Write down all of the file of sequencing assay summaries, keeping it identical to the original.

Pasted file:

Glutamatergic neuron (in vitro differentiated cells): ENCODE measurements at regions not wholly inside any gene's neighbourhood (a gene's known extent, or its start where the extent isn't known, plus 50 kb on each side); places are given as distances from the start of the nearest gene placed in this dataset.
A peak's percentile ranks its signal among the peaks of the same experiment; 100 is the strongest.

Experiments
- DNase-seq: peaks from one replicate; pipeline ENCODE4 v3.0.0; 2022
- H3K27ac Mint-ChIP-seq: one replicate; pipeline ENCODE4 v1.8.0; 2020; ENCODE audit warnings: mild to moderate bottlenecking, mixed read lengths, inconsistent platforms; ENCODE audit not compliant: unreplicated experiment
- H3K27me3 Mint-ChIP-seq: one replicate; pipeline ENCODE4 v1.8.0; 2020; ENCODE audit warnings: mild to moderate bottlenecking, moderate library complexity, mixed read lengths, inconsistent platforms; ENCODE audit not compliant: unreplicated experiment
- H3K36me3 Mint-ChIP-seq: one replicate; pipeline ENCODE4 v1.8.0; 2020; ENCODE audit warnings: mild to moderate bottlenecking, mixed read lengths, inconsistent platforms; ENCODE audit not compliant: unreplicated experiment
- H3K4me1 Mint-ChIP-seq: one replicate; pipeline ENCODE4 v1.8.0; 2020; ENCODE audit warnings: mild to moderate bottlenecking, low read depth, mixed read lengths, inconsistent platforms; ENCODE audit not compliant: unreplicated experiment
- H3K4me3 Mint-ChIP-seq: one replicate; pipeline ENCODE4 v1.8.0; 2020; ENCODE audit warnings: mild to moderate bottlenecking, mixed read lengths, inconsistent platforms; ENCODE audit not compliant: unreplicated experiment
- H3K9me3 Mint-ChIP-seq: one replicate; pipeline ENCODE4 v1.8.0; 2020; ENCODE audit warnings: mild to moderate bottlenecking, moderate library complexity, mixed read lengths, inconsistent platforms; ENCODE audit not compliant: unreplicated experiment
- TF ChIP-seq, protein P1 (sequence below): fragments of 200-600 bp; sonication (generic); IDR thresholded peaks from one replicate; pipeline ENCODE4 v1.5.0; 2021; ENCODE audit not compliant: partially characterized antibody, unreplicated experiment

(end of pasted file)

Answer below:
Glutamatergic neuron (in vitro differentiated cells): ENCODE measurements at regions not wholly inside any gene's neighbourhood (a gene's known extent, or its start where the extent isn't known, plus 50 kb on each side); places are given as distances from the start of the nearest gene placed in this dataset.
A peak's percentile ranks its signal among the peaks of the same experiment; 100 is the strongest.

Experiments
- DNase-seq: peaks from one replicate; pipeline ENCODE4 v3.0.0; 2022
- H3K27ac Mint-ChIP-seq: one replicate; pipeline ENCODE4 v1.8.0; 2020; ENCODE audit warnings: mild to moderate bottlenecking, mixed read lengths, inconsistent platforms; ENCODE audit not compliant: unreplicated experiment
- H3K27me3 Mint-ChIP-seq: one replicate; pipeline ENCODE4 v1.8.0; 2020; ENCODE audit warnings: mild to moderate bottlenecking, moderate library complexity, mixed read lengths, inconsistent platforms; ENCODE audit not compliant: unreplicated experiment
- H3K36me3 Mint-ChIP-seq: one replicate; pipeline ENCODE4 v1.8.0; 2020; ENCODE audit warnings: mild to moderate bottlenecking, mixed read lengths, inconsistent platforms; ENCODE audit not compliant: unreplicated experiment
- H3K4me1 Mint-ChIP-seq: one replicate; pipeline ENCODE4 v1.8.0; 2020; ENCODE audit warnings: mild to moderate bottlenecking, low read depth, mixed read lengths, inconsistent platforms; ENCODE audit not compliant: unreplicated experiment
- H3K4me3 Mint-ChIP-seq: one replicate; pipeline ENCODE4 v1.8.0; 2020; ENCODE audit warnings: mild to moderate bottlenecking, mixed read lengths, inconsistent platforms; ENCODE audit not compliant: unreplicated experiment
- H3K9me3 Mint-ChIP-seq: one replicate; pipeline ENCODE4 v1.8.0; 2020; ENCODE audit warnings: mild to moderate bottlenecking, moderate library complexity, mixed read lengths, inconsistent platforms; ENCODE audit not compliant: unreplicated experiment
- TF ChIP-seq, protein P1 (sequence below): fragments of 200-600 bp; sonication (generic); IDR thresholded peaks from one replicate; pipeline ENCODE4 v1.5.0; 2021; ENCODE audit not compliant: partially characterized antibody, unreplicated experiment